The 8th of June is World Oceans Day, and World Animal Protection is today announcing a new award in honour of United Nations worker and former World Animal Protection campaigner, Jo Toole, who lost her life in the Ethiopian airlines crash in March.
A tireless campaigner for and advocate of tackling the problem of abandoned, lost and otherwise discarded fishing gear (ALDFG) – otherwise known as ghost gear – Joanna Toole was part of the World Animal Protection’s Sea Change team that established the Global Ghost Gear Initiative (GGGI), a multi-stakeholder, public-private partnership committed to driving solutions to the problem of lost and abandoned fishing gear worldwide.
The GGGI aims to improve the health and productivity of marine ecosystems, protect marine animals, and safeguard human health and livelihoods. It currently brings together close to a hundred partners, including the fishing industry, the private sector, academia, governments, intergovernmental and non-governmental organisations.
Having moved on to work for the FAO, Jo Toole lost her life in the Ethiopian airlines crash earlier this year as she was travelling to represent FAO at UNEA. This was to include directing an event on Sea-based Sources of Marine Litter, which was part of her work at FAO to develop a global capacity programme for the marking of fishing gear in accordance with FAO’s Guidelines for the marking of Abandoned, Lost or otherwise Discarded Fishing Gear.
She was instrumental in the adoption of the Voluntary Guidelines on the Marking of Fishing Gear by the UN FAO in July 2018.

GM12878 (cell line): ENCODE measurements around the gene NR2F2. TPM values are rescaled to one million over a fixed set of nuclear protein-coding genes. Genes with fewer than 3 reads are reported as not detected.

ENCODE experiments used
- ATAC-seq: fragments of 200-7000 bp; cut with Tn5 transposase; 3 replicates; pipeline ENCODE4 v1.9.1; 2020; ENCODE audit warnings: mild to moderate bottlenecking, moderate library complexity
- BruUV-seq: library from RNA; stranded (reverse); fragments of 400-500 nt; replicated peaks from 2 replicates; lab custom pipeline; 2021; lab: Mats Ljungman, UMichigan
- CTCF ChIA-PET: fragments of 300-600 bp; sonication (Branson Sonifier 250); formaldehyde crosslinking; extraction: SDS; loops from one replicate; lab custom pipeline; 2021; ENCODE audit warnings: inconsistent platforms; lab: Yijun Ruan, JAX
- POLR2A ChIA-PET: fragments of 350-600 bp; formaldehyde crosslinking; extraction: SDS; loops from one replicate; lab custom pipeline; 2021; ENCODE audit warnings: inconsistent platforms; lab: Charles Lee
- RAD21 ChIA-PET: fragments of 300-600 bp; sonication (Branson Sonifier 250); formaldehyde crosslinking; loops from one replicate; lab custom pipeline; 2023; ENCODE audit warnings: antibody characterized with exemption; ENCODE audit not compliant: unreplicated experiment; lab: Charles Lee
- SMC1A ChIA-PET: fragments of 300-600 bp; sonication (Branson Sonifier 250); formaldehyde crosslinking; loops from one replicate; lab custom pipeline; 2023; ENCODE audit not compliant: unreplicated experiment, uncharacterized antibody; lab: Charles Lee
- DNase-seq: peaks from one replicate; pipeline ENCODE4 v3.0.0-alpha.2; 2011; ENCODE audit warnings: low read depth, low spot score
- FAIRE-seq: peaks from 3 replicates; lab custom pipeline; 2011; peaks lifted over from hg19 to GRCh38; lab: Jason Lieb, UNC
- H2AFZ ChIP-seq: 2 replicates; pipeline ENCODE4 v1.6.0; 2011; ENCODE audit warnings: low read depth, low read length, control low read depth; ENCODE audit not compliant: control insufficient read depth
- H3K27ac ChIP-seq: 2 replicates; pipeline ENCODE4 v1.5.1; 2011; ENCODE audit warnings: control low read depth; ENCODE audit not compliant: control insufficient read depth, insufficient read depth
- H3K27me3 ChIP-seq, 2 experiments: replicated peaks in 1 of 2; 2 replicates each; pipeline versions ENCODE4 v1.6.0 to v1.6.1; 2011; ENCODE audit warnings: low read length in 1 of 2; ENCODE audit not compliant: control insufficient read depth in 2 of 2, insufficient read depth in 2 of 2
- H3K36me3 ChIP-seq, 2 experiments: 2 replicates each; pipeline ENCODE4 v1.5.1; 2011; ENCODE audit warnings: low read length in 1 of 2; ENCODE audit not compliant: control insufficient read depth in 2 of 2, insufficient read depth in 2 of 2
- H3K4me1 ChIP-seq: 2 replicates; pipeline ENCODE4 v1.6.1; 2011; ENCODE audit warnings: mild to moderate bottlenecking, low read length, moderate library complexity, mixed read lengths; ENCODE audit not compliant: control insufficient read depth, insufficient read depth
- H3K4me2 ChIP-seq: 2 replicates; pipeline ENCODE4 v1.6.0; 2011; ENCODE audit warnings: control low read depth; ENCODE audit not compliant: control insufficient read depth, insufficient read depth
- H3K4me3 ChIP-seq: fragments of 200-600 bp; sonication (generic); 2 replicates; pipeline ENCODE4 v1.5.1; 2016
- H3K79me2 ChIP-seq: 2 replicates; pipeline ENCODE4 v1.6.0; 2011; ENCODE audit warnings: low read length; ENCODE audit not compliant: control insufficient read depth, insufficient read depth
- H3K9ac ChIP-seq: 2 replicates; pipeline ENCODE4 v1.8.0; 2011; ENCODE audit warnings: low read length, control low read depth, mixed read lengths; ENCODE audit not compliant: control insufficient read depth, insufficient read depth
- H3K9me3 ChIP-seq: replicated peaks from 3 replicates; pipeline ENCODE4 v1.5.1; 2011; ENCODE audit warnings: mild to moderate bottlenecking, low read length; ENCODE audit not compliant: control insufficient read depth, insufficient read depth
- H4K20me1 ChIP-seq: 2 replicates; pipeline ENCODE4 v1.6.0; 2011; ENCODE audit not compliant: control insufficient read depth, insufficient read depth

‘Throughout her fifteen-year career with NGOs and FAO Joanna had showed herself to be passionate about and dedicated to her work, as well as practical and solution-oriented,’ said Árni M. Mathiesen, FAO Assistant Director-General Fisheries and Aquaculture Department.
‘Achieving policy objectives, developing and implementing solutions, as well as building capacity with stakeholders and local partners, was her great strength. Through this she had built up experience and recognition as a manager of projects and people using her knowledge of sustainability, fisheries, marine mammal entanglement and wildlife trade. With Joanna gone, her great cause has suffered a major loss and she leaves a gap which will be difficult for us to fill.’
World Animal Protection has set up the Joanna Toole annual Ghost Gear Solutions Award, which will be given to the most deserving project that has submitted its strategy to tackle ghost gear.
Entries will be reviewed by ghost gear experts from the Global Ghost Gear Initiative (GGGI) and World Animal Protection. The annual recipient will be awarded at least USD $40,000.
‘Joanna’s work to protect our oceans and the life within them was not a job – it was her life. Since she was a little girl she knew that when she grew up she wanted a job where she could help animals – at World Animal Protection, Ocean Care and at the United Nations she was doing that every day,’ said Joanna’s father, Adrian Toole.
‘Our family is so proud that Jo lived her dream and we know the Joanna Toole annual Ghost Gear Solutions Award will continue her legacy to make a positive difference for our oceans Jo worked so hard to protect.’
Information on the The Joanna Toole annual Ghost Gear Solutions Award and application guidelines can be found on the World Animal Protection website.